Chemical kinetics is the study of the rates of chemical reactions and the factors that affect them. It involves analyzing the speed at which reactants are consumed and products are formed, as well as the mechanisms that drive these reactions.

## 2. How are chemical kinetics problems typically presented in AP Chemistry?

Chemical kinetics problems in AP Chemistry are typically presented as reaction equations, with information about the initial concentrations of reactants and products, as well as the rate constants and reaction conditions.

## 3. What are the key factors that affect the rate of a chemical reaction?

The key factors that affect the rate of a chemical reaction include temperature, concentration of reactants, surface area of reactants, presence of a catalyst, and the nature of the reactants and products involved.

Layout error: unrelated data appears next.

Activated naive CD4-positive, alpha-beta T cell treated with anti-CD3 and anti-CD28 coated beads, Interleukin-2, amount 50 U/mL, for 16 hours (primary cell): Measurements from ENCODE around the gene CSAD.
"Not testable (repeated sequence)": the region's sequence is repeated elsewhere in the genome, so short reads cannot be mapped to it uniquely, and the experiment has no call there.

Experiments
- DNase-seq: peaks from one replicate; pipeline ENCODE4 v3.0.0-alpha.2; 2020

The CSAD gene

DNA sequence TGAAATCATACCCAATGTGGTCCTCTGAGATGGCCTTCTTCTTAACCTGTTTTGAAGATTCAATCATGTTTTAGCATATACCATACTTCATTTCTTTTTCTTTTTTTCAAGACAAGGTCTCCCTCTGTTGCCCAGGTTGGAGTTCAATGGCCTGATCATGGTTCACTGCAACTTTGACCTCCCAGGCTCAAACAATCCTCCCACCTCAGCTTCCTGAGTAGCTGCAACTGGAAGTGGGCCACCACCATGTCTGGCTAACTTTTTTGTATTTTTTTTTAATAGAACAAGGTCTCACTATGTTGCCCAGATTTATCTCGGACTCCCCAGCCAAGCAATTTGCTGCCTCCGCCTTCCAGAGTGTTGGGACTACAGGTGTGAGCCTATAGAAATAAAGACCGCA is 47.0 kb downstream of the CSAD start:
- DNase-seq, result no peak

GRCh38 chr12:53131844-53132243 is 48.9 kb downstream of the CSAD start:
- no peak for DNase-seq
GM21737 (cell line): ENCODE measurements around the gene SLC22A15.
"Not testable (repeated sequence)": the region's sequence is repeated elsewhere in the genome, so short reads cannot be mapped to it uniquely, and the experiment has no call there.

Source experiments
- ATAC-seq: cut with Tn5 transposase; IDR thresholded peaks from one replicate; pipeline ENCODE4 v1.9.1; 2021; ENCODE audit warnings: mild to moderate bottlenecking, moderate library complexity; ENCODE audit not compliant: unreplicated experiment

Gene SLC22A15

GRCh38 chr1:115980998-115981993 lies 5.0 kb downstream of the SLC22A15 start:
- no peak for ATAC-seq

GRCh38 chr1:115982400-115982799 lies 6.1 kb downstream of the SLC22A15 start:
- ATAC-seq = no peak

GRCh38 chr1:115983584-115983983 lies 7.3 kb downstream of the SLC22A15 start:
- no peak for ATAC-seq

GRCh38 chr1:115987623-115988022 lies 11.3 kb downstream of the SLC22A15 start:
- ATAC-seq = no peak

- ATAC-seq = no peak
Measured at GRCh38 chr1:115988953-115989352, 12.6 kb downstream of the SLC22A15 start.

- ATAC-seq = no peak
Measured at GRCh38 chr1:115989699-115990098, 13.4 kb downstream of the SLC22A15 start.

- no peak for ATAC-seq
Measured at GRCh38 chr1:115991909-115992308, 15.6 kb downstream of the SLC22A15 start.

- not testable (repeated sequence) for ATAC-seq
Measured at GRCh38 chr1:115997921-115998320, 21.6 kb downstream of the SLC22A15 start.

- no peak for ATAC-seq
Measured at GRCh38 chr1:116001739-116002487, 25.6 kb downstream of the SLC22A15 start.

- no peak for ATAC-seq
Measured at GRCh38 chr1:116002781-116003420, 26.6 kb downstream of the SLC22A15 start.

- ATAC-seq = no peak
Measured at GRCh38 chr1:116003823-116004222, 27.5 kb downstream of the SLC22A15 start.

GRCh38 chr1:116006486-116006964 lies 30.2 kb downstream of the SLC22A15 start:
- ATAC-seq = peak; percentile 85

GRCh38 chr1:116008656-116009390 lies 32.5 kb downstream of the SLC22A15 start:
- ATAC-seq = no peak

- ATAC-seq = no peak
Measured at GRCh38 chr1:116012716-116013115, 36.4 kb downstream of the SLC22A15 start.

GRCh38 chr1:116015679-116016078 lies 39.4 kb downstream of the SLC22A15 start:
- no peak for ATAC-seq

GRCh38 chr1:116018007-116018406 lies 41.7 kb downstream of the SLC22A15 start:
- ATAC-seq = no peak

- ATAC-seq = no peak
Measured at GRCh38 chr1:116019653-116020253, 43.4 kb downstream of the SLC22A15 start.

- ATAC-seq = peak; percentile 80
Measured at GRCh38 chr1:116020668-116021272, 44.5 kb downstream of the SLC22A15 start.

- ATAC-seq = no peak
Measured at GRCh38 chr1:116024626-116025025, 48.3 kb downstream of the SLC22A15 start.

## 4. How can I determine the rate law for a chemical reaction?

The rate law for a chemical reaction can be determined by conducting experiments and analyzing the data to identify the relationship between the rate of the reaction and the concentrations of the reactants. This can be done using the method of initial rates, integrated rate laws, or graphical methods.

## 5. How can I use chemical kinetics to predict the progress of a reaction?

Chemical kinetics can be used to predict the progress of a reaction by analyzing the rate constant and the initial concentrations of the reactants. This information can be used to calculate the rate of the reaction and estimate the time it will take for the reactants to be consumed and products to be formed.